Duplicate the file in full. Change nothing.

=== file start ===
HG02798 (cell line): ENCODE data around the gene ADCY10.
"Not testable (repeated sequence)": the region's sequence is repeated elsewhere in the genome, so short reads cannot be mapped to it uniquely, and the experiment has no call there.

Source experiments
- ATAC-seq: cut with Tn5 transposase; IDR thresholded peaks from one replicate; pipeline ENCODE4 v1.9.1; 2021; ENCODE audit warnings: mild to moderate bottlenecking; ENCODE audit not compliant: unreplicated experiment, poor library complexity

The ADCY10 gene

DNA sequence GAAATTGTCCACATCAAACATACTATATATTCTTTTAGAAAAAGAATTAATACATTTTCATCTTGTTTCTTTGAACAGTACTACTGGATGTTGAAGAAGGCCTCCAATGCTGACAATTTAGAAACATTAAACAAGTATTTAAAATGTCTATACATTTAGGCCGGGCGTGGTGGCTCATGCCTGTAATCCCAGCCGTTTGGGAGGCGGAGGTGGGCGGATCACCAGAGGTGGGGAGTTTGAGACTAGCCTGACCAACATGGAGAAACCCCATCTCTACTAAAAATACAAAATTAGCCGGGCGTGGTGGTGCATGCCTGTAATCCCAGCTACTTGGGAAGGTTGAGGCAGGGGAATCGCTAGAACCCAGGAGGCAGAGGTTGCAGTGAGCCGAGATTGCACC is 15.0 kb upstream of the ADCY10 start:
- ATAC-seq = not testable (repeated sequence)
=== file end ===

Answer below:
HG02798 (cell line): ENCODE data around the gene ADCY10.
"Not testable (repeated sequence)": the region's sequence is repeated elsewhere in the genome, so short reads cannot be mapped to it uniquely, and the experiment has no call there.

Source experiments
- ATAC-seq: cut with Tn5 transposase; IDR thresholded peaks from one replicate; pipeline ENCODE4 v1.9.1; 2021; ENCODE audit warnings: mild to moderate bottlenecking; ENCODE audit not compliant: unreplicated experiment, poor library complexity

The ADCY10 gene

DNA sequence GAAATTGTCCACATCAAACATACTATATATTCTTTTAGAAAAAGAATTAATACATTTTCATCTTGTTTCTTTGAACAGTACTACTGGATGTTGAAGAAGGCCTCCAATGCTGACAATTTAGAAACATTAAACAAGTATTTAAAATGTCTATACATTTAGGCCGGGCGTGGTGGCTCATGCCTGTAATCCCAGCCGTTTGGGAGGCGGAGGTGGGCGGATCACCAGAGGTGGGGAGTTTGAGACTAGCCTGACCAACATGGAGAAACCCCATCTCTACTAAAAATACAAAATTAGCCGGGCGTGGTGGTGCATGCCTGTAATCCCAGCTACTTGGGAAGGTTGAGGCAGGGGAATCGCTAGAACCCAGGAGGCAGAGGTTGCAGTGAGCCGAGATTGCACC is 15.0 kb upstream of the ADCY10 start:
- ATAC-seq = not testable (repeated sequence)